Three years after passage of the additions bill, the Park Service appeared to be playing a critical and fruitful role in bringing the different Nez Perce groups into closer agreement on the significance and future direction of the park. The Nez Perce National Historical Park Additions Act of 1991 provides that the Park Service will consult with the Nez Perce people in interpreting the park story. Representatives from the Chief Joseph Band began to participate with representatives of the Nez Perce Tribe in planning for the new sites. By then it was evident that the new shape of the park was tending to soften the jealousies and resentments that had long divided the Nez Perce people. More recently, enactment of the Tribal Self-Governance Act of 1994 added other incentives for cooperation between the NPS and the Nez Perce people, while raising the possibility of a tribally administered park some time in the future. Still, the Nez Perces did not speak with one voice, even on such a fundamental issue as this.
An Interagency Coordinated Strategy workshop in October 1993 also appeared to be pointing the park in a new direction. The workshop brought together representatives of seven federal agencies and the Nez Perce Tribe. Its goal was to develop a coordinated strategy for federal land managers in the Nez Perce country of Idaho that would allow agencies to pool their resources and minimize conflict. At first the Coordinated Strategy was modeled on the so-called "Four Corners Strategy" of resource management being developed in the four corners region of Utah, Colorado, New Mexico, and Arizona. But as the program developed, the focus shifted to interpretation, documentation, and consultation relating to Nez Perce history and culture. The Park Service, Forest Service, and Nez Perce Tribe were the major partners in the Coordinated Strategy; the Bureau of Reclamation, Army Corps of Engineers, Fish and Wildlife Service, Soil Conservation Service, and Idaho SHPO were involved too. Following the workshop, designated participants took six months to prepare an action plan. Among the promised actions was a Nez Perce Trail symposium. The symposium took place in Lewiston in October 1995.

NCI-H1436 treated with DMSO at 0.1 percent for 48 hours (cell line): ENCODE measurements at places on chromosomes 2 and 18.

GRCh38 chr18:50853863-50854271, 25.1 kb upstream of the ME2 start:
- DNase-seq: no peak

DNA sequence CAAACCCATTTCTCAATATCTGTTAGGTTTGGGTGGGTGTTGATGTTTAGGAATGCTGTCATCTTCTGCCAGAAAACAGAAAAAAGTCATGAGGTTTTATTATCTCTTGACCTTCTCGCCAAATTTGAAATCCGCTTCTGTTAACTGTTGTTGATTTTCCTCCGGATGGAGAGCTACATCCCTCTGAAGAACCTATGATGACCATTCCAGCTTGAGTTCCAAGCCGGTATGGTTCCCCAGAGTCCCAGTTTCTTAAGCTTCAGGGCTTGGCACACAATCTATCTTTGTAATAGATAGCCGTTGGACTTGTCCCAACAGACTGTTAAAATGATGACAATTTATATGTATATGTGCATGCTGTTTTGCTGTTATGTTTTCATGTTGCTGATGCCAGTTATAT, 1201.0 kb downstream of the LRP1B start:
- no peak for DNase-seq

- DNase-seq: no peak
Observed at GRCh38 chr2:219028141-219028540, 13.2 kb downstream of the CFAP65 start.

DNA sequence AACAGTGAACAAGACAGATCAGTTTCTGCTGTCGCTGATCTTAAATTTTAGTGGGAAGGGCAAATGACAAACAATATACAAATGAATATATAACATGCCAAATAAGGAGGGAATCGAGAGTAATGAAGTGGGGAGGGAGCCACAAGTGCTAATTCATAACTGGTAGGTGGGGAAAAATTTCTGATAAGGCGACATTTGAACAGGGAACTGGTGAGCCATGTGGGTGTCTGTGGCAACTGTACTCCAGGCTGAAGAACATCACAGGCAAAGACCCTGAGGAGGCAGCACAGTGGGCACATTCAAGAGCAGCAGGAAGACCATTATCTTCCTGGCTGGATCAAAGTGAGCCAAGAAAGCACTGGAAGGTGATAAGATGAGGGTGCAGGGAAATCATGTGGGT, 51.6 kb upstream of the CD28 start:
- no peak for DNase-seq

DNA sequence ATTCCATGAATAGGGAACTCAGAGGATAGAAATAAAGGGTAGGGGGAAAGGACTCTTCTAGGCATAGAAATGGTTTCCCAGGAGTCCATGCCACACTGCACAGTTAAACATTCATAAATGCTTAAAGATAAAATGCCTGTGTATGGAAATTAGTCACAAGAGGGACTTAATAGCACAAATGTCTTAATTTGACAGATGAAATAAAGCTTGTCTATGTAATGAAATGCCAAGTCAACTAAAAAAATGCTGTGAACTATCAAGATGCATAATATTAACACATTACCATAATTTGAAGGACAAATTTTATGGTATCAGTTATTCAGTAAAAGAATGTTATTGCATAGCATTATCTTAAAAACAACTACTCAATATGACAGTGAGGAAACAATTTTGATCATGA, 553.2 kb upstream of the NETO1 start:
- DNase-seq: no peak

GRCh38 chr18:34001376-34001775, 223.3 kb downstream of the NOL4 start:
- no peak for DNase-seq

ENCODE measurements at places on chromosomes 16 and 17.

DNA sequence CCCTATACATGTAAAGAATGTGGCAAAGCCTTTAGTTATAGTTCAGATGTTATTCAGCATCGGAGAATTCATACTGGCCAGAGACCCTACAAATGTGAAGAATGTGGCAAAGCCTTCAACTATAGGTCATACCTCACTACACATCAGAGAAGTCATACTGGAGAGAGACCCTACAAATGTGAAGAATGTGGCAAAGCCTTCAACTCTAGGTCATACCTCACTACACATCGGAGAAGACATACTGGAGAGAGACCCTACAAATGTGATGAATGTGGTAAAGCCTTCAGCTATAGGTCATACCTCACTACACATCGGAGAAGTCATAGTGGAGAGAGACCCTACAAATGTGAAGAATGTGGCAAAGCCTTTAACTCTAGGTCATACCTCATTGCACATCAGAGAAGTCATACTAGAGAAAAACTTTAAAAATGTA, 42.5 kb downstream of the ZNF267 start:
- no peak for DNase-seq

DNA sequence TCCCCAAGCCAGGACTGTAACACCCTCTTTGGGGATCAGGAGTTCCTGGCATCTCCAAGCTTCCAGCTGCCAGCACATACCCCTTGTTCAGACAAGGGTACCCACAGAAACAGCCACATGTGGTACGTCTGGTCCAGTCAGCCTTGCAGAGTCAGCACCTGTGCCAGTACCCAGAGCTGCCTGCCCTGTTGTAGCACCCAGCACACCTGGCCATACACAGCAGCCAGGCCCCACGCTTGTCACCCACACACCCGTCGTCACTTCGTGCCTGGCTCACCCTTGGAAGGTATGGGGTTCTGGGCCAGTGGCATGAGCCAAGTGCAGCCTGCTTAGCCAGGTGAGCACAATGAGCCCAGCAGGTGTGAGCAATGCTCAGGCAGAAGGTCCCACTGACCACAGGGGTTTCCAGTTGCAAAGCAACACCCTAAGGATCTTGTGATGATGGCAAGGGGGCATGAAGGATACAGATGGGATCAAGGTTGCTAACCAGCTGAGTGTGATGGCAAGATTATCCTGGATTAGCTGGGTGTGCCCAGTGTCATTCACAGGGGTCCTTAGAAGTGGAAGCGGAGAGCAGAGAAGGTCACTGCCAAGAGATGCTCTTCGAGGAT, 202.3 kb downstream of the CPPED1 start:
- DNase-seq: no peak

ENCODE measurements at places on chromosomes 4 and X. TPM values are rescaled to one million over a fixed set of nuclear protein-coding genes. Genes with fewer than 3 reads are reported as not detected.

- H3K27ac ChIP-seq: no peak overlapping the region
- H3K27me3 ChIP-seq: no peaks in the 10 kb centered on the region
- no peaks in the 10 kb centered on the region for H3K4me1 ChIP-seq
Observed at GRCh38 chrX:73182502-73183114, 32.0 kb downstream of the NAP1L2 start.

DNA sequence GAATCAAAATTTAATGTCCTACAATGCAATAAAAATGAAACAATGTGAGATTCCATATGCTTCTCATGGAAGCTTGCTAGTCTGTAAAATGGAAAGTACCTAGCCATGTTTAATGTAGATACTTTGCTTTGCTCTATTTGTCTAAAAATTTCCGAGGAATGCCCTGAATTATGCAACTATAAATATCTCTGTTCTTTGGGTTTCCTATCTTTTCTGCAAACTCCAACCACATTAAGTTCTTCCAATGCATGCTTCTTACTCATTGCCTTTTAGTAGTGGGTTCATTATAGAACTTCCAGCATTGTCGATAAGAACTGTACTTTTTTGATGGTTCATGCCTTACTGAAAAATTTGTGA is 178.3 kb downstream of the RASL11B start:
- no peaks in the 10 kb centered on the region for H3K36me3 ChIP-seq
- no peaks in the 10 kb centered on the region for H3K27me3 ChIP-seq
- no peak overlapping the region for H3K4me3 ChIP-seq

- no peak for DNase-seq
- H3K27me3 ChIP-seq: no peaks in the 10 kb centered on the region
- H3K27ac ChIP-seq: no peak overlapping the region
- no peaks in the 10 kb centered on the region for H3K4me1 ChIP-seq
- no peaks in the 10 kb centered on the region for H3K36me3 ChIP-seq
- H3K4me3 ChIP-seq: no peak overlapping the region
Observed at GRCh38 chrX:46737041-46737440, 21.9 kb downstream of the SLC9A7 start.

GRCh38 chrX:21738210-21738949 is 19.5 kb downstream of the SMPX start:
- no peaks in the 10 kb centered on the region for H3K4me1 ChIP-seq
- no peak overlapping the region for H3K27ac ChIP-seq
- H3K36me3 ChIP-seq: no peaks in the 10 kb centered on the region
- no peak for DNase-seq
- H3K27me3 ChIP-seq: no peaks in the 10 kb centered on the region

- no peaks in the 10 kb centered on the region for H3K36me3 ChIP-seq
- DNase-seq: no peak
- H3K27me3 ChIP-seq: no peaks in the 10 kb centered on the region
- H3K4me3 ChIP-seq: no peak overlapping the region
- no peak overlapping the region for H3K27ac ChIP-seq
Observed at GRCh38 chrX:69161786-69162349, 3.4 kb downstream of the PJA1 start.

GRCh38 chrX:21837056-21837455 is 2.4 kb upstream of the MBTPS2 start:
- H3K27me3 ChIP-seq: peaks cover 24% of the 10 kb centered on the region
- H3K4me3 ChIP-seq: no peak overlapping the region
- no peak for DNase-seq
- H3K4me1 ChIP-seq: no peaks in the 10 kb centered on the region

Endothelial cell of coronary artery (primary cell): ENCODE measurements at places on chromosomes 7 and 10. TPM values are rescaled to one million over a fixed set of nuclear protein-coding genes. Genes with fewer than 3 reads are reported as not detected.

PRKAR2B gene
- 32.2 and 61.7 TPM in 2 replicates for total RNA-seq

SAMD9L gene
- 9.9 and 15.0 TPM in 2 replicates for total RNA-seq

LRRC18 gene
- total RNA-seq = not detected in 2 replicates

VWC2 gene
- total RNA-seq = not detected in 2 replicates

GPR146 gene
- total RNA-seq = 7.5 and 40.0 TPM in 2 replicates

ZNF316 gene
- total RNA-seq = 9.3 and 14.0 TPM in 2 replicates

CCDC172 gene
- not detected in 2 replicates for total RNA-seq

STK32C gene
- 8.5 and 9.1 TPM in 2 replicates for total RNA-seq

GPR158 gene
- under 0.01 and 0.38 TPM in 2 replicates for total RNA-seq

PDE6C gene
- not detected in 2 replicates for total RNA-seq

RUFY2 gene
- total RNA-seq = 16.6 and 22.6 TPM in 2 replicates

Currently the park is embarked on its first general management planning process. The purpose of the General Management Plan (GMP) is to provide management philosophy and direction for the park during the next ten to fifteen years. During the GMP process, NPS officials, Nez Perce representatives, and interested citizens are refining the park's purpose and significance, interpretive themes, and management objectives.  It is perhaps the most open forum for public debate on the meaning of the park since the creation of the Nez Perce Tribal Development Advisory Committee in 1961. Government officials and citizens are choosing among an array of desired futures. Whatever decisions are made concerning the need for site boundaries and land protection, interpretation of the Nez Perce story, and staffing of the various units or functions, it is likely that this unique park will evolve toward co-management by the Park Service and the Nez Perce people.